Firefox extension opens up hacking for all
A freelance software developer from Seattle has caused a stir this week, releasing a user-friendly Firefox extension that allows wireless users to gain access to other people’s login information for a number of popular sites, including Twitter and Facebook. Eric Butler announced Firesheep at the ToorCon Information Security Conference on Sunday, prompting a frenzied reaction across the internet which saw the application downloaded over 129,000 times in the first day of its release.
The idea behind Firesheep, Butler claims, is to highlight the serious security issues faced by users of open wireless networks, like Wi-Fi spots, where login details for numerous sites are open to manipulation from other users of the network. Until now, only those with high technical knowledge would have been able to exploit the fragility of this data transfer but Firesheep opens up the possibility of this being feasible for everyone.
With the application installed, a sidebar is displayed in Firefox that tracks all communication between servers and computers on the same wireless network. When a computer and server exchange information, for example when someone updates their Twitter account, a notification will appear in the Firesheep sidebar. Click this notification and you instantly have access to that person’s Twitter account.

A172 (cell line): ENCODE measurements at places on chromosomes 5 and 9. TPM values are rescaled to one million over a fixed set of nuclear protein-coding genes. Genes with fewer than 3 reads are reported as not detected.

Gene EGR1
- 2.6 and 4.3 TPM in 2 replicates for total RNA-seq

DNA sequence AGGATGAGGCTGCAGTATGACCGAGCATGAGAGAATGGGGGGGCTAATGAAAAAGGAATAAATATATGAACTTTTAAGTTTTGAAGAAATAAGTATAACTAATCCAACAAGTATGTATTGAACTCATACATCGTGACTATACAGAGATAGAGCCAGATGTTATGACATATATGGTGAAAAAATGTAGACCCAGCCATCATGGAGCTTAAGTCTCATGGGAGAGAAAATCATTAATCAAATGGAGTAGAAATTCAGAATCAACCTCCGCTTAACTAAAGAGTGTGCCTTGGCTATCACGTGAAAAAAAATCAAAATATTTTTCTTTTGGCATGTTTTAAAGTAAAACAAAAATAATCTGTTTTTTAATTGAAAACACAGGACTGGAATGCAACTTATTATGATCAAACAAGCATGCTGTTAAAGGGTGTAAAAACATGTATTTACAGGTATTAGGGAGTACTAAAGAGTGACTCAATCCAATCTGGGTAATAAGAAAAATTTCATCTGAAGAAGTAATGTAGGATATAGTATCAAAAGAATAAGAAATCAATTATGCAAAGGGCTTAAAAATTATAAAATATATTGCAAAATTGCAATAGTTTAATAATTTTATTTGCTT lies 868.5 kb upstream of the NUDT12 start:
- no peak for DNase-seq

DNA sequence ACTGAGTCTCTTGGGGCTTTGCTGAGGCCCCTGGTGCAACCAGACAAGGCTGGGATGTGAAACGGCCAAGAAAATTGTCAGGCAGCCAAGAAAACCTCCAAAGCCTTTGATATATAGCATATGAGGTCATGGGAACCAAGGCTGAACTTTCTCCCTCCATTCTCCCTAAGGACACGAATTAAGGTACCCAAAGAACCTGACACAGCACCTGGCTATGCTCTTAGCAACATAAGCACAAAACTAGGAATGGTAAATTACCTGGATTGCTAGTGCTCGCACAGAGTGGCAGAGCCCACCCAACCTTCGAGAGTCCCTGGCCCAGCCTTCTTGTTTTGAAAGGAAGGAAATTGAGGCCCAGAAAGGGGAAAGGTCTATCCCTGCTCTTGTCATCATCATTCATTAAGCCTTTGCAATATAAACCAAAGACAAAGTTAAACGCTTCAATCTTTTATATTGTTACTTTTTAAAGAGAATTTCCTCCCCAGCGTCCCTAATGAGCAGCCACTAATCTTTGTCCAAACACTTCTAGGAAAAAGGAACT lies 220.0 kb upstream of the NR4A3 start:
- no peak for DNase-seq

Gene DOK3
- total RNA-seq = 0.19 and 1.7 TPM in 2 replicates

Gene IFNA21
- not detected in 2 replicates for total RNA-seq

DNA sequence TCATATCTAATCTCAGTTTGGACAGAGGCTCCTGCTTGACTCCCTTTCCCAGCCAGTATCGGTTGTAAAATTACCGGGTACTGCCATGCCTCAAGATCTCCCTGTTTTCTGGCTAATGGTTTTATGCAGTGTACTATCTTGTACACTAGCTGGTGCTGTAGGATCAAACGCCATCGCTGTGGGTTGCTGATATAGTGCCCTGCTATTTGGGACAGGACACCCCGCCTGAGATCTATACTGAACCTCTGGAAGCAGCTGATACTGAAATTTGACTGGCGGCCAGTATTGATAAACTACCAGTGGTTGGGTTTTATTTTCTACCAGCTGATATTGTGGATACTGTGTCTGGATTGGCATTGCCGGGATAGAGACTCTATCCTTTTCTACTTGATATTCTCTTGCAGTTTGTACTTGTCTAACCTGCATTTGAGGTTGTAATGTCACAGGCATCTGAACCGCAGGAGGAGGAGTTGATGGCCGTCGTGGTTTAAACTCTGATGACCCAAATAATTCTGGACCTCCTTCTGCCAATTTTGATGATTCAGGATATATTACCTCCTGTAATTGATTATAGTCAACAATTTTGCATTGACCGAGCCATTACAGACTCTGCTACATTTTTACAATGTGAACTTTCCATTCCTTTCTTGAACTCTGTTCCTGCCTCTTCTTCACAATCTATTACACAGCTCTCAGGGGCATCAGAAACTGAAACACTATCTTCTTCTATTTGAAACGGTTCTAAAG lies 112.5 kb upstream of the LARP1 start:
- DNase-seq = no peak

This video gives a full demonstration of how Firesheep works and how you can protect yourself when using open wireless networks:
The security issues that this highlights are clear and Firesheep has received a mixed reaction since its arrival. Some share the creator’s vision, that it will instigate debate and awareness of the issues and help them to be resolved. Others see it simply as an easy way for people to hack others’ accounts. Emphasising his commitment to ultimately resolving the security issues that he has highlighted, Eric Butler commented on his blog today:
“True success will be when Firesheep no longer works at all.”
In the meantime, for those worried about their data being open to hacking from users of Firesheep, or indeed any other more technical hacking tools, Butler recommends using Https Everywhere whenever they are connected to an open wireless network.